Just over a year ago, in January 2013, Joshua DeBonis received over $40,000 to create an RPG with a pretty intriguing premise. Instead of dragon-shouting or action-barring hoards of fantasy beasts, DeBonis’ game Meriwether: An American Epic takes players back to a time when finding the West coast of the United States was just about as daunting as saving the world.
I’ll admit, I was one of those obnoxious kids who loved school, so the idea of being part of the Lewis and Clark expedition is enough to have me drooling. But I understand people who need a little more than the promise of trekking over mountains and meeting Sacagawea to get their heart rate up.
For the rest of you, the game’s Kickstarter updates promise some genuinely unique and well-designed gameplay elements. It looks like it will involve a lot of reading and thoughtful action, so it may not be for the hardcore action lovers. But for gamers who want a carefully-paced and intellectual balance of roleplaying and survival, look no further.
As the game nears beta, Josh was kind enough to share some thoughts on some of the unique challenges and features of Meriwether.
Joshua DeBonis : Tell a story that’s preordained was one of the most difficult challenges for us, but it also led to what we believe is a very unique style, and some innovative mechanics, throughout the game. When making a choice in the game, it’s often less about what to do, and more about how you do it. For example, in dialogue, every choice is associated with a facet of Lewis’s personality: leader, soldier, diplomat, scientist, or melancholy. When you make the choice, Lewis responds with that perspective, but it’s always something believable that he might have done. For instance, if you choose soldier, he might follow regulations, whereas choosing scientist he will look at the facts and do what makes sense. A nice side effect of this mechanic is that you earn a skill point in the chosen facet that can then be spent on related skills.
Cliqist : What creative ways has your team brought variety to a game that could just become repeated hunting, paddling, and diplomacy checks?
Joshua DeBonis : There are two aspects of the game that keep it fresh and exciting, both of which come straight out of the history. First, the story and characters are very intriguing. We’ve chosen Lewis and 6 of his compatriots who are major characters with their own story arcs. Plus there are numerous interesting characters that you meet along the way. The other aspect is about survival: you must provide for your party of 30 men and keep them out of danger, all while making sure you stay on schedule so you don’t get trapped in the Rocky Mountains for the harsh winter.
Joshua DeBonis : For the setting, we have mostly drawn from the immense amount of literature on Lewis and Clark. Scholars and artists have both investigated practically every aspect of the expedition in incredible detail. For visuals, we’ve largely been inspired by the artwork of Karl Bodmer, Michael Haynes, Charles Fritz, and many others. The game mechanics are inspired by Western RPGs like Mass Effect. Our character creation is inspired by the Ultima series. And the survival aspect and procedural terrain is inspired by Roguelikes–especially games like Don’t Starve.
Cliqist : Who is your favorite character from the game?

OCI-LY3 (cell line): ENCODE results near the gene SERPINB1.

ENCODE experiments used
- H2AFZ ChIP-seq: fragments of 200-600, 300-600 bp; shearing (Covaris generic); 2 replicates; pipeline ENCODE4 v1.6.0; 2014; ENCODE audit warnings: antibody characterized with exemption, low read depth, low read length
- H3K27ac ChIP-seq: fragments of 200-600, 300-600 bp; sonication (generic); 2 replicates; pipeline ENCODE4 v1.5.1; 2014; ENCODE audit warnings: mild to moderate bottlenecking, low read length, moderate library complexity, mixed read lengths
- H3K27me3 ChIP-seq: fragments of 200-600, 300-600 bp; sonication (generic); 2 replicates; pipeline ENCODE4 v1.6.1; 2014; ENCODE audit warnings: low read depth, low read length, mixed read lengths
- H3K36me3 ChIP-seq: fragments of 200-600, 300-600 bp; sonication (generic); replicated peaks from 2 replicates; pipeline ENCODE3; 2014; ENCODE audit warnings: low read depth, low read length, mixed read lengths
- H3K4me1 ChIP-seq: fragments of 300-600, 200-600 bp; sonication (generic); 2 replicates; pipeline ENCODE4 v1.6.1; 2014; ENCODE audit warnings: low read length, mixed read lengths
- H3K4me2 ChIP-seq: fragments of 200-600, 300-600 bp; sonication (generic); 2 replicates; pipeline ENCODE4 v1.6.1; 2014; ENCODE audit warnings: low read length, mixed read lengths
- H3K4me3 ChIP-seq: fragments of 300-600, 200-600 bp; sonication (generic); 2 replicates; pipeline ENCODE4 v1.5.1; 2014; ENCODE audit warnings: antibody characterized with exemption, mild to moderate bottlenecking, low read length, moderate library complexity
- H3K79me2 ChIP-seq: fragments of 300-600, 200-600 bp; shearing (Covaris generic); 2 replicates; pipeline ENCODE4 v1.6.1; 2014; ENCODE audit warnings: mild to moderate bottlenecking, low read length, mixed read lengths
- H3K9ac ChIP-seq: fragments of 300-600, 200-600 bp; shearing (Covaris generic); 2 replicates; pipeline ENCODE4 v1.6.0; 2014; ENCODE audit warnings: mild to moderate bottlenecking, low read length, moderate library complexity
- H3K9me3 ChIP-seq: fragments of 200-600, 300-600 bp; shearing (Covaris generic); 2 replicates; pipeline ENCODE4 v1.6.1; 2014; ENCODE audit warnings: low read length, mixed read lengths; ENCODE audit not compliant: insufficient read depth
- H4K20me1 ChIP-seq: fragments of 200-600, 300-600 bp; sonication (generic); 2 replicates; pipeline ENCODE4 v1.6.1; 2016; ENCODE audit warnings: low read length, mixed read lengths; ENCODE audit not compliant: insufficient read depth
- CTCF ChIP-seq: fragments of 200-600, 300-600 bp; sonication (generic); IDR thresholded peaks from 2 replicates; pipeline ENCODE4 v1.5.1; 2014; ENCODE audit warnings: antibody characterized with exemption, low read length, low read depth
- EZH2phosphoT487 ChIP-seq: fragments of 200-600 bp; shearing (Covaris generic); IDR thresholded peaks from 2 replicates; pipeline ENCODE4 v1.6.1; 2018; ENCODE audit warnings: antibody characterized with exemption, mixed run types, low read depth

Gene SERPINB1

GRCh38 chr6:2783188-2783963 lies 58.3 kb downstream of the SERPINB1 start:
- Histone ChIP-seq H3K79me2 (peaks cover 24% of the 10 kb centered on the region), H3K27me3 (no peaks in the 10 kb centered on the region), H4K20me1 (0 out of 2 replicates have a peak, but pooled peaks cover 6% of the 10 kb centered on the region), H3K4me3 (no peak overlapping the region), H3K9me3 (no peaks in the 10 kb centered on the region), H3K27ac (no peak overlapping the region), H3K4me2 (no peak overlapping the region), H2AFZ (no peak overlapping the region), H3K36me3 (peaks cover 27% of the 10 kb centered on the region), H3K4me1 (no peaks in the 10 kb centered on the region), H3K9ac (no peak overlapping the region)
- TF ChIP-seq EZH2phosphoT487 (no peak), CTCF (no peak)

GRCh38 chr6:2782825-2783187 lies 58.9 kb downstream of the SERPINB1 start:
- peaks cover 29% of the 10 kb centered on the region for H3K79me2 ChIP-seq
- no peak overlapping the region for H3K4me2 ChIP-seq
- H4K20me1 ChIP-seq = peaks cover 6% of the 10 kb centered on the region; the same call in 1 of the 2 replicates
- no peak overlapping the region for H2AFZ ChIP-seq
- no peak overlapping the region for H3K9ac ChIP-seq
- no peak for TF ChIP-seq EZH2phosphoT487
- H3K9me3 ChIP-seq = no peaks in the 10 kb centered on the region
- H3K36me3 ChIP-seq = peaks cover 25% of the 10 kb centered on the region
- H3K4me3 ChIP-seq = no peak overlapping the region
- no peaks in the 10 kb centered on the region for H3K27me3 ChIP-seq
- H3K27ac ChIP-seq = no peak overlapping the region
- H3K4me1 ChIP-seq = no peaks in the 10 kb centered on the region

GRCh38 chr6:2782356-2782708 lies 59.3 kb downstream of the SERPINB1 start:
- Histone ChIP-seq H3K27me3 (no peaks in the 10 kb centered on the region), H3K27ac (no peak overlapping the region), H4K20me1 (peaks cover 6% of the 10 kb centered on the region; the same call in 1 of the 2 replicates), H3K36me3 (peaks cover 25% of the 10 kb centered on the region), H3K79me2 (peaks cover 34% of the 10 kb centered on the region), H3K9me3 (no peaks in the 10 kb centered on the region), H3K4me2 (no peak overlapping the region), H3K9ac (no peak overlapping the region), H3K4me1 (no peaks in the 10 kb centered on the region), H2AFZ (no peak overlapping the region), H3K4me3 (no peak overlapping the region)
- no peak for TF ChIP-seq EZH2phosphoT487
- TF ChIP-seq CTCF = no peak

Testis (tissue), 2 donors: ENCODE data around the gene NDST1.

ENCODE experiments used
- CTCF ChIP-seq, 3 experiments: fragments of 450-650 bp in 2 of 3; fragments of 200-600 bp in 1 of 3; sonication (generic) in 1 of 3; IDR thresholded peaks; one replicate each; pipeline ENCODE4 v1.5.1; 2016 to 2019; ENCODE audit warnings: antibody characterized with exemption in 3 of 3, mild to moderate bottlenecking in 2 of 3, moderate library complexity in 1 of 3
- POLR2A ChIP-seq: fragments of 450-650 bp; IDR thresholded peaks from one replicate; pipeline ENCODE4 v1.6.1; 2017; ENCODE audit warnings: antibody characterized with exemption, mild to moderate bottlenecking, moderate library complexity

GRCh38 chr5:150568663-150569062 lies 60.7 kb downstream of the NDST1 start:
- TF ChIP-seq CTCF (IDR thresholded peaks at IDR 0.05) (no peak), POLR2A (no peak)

Joshua DeBonis : My favorite character is probably Drouillard, or as we call him, the Boba Fett of the game. He is the Corps’ best hunter and tracker. He speaks only when necessary. And he is stealthy, deadly, and a bit of a loner.
Joshua DeBonis : I think our melancholy mechanic is very interesting. Every time you make a choice in dialogue, the facet for that choice gets covered in melancholy–a black bile bubbling all around it that gunks it up. After choosing that facet three times it will be completely covered in melancholy and locked out and so you can no longer choose it. However, when you choose an option with the melancholy facet, it purges this bile from all the others. But there are ramifications–when you make this choice, Lewis lets his dark side show and you will see his temper, his frustrations, or maybe on a good day, just his introspection. Timing this release so you don’t dig yourself into a deeper hole is very important!
Cliqist : How much of the game’s landscape is procedurally generated vs. not? What kind of replay value do you foresee?
Joshua DeBonis : Almost all of the landscape is procedurally generated, although for certain key areas we have “locked it in” to a particular seed so we could do some more traditional level design around that space. These “locked-in” levels tend to be focused on the narrative and are usually not places where you can die easily, so replayability isn’t much of an issue. However, as you are travelling over large swaths of land, the gameplay shifts to be more about resource management and survival. At this point, it is very replayable, and when you die, you’ll need to start that area over, but the terrain and its contents will have changed. We think this is important in reflecting the sense of discovery that’s so important to the concept of an expedition.
Joshua DeBonis : In his journal, Clark spells “mosquitos” at least 19 different ways: mesquestors, misquestors, misquitor, misquitoes, misquitors, misqutors, misqutr, missquetors, mosquiters, mosquitors, mosquitos, muskeetor, musqueters, musquetors, musquiters, musquitoes, musquitors, musqueters, and musqutors.
The story is filled with so many other weird, funny, quirky, and disgusting elements–I can’t wait to share them with the world through this game.
Thanks to Joshua for taking the time to answer our questions! To learn more about Meriwether be sure to keep an eye on the game’s Kickstarter updates.